By 2050, approximately three quarters of the current population in the Northern Hemisphere permafrost area in the Arctic may be affected by damage to infrastructure associated with permafrost thaw, according to a paper in Nature Communications. The study suggests that most of the Arctic infrastructure will be at risk, even if the Paris Agreement targets are met.
The thaw of near-surface permafrost due to global warming may impair critical infrastructure, which could pose a serious threat to the utilization of natural resources and to the sustainable development of Arctic communities. Owing to the increasing economic and environmental relevance of the Arctic, information about the potential risk to infrastructure is needed.
Jan Hjort and colleagues conducted an infrastructure and hazard risk assessment in the Northern Hemisphere’s permafrost domain in the Arctic under projected climatic changes, and quantified engineering structures at risk by 2050. The authors found that most of the pan-Arctic population (approximately four million people) and 70% of transportation and industrial infrastructure is located in areas at high risk of permafrost thaw by the middle of the century, even if greenhouse gas emissions stabilise or are reduced. The results suggest that one-third of pan-Arctic infrastructure and 45% of the hydrocarbon extraction fields in the Russian Arctic are in regions where thaw-related ground instability could cause severe damage to the built environment.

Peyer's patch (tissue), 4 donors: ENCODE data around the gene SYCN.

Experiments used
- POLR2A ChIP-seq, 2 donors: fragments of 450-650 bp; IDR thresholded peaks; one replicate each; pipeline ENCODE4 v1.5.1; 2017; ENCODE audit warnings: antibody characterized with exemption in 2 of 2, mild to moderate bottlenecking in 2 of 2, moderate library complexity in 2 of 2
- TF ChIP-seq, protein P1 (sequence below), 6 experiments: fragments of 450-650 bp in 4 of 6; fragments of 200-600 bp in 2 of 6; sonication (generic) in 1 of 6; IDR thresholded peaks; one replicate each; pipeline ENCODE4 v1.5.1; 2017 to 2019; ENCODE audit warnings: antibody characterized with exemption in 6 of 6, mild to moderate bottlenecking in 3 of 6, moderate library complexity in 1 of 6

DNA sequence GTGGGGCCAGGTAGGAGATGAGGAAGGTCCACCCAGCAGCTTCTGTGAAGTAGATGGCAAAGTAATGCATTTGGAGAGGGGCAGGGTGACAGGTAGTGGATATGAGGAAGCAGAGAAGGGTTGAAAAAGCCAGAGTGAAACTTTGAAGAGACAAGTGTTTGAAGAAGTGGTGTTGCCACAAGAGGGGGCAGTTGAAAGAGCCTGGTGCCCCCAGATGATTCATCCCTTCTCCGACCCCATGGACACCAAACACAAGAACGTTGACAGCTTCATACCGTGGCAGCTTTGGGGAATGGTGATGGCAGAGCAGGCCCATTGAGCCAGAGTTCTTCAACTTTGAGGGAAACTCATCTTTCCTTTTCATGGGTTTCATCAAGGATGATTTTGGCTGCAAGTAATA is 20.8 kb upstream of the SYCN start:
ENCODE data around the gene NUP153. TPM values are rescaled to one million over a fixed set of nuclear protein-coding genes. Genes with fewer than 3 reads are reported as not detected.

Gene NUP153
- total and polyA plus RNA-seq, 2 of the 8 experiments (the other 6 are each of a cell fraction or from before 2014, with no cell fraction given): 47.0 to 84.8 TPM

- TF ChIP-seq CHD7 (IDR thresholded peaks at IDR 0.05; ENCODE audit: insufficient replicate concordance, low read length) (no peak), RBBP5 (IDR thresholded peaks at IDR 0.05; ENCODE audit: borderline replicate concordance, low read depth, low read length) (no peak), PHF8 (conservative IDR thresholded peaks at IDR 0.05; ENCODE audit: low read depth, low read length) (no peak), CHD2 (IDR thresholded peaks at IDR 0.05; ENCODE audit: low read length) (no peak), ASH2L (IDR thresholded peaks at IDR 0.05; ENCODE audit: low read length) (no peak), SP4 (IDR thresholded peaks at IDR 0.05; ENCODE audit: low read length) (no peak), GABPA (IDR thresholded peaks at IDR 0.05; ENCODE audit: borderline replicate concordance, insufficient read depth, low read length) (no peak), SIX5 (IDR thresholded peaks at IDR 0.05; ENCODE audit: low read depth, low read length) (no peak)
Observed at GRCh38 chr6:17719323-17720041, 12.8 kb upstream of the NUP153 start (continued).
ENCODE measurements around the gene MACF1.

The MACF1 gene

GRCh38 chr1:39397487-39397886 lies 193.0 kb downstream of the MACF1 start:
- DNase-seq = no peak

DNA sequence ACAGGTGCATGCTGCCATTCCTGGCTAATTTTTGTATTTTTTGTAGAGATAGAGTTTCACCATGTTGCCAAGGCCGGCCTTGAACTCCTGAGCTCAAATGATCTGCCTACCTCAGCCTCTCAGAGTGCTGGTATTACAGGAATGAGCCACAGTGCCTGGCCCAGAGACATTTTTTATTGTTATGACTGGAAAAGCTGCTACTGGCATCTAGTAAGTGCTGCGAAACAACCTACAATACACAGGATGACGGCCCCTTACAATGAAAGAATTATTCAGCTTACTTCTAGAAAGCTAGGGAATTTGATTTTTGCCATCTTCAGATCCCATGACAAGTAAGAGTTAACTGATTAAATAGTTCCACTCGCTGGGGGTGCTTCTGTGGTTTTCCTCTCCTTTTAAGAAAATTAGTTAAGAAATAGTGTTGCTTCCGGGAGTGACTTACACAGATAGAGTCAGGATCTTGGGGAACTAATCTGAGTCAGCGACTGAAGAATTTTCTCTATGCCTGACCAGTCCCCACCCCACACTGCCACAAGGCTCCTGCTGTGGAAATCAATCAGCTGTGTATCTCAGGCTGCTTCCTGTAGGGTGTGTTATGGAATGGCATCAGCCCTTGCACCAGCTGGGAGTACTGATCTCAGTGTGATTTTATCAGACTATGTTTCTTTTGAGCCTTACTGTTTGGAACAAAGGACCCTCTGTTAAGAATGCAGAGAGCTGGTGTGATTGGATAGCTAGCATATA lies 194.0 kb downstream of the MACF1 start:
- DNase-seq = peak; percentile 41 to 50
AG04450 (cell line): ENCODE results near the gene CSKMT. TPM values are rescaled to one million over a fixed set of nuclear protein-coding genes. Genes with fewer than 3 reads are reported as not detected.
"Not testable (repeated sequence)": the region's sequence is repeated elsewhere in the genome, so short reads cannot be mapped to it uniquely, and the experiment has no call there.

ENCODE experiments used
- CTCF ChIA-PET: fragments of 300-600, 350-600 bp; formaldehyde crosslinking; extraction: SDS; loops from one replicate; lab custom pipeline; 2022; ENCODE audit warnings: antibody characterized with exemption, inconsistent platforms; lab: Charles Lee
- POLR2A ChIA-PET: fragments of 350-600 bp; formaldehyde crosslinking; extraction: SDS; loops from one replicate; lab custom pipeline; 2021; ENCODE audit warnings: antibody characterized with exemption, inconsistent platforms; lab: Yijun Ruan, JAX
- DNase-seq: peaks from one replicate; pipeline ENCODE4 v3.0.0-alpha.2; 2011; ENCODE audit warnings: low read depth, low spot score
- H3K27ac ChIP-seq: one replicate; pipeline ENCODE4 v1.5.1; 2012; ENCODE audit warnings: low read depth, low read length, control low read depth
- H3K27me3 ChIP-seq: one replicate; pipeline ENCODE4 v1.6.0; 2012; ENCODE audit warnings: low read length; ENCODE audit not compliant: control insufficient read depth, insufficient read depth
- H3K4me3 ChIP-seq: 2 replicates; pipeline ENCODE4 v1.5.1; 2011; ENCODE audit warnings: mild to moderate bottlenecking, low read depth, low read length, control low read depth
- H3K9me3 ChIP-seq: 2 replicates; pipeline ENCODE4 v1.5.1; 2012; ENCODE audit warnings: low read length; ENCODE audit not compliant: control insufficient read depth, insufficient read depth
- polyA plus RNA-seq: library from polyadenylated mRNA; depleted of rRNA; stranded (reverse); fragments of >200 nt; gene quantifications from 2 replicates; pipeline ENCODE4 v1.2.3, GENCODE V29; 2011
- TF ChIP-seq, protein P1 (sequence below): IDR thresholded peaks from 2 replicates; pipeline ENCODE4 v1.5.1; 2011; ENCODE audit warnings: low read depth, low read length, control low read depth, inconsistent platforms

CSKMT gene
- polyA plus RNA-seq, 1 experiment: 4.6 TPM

The authors argue that their results demonstrate the need for detailed infrastructure risk assessments in a warming world.
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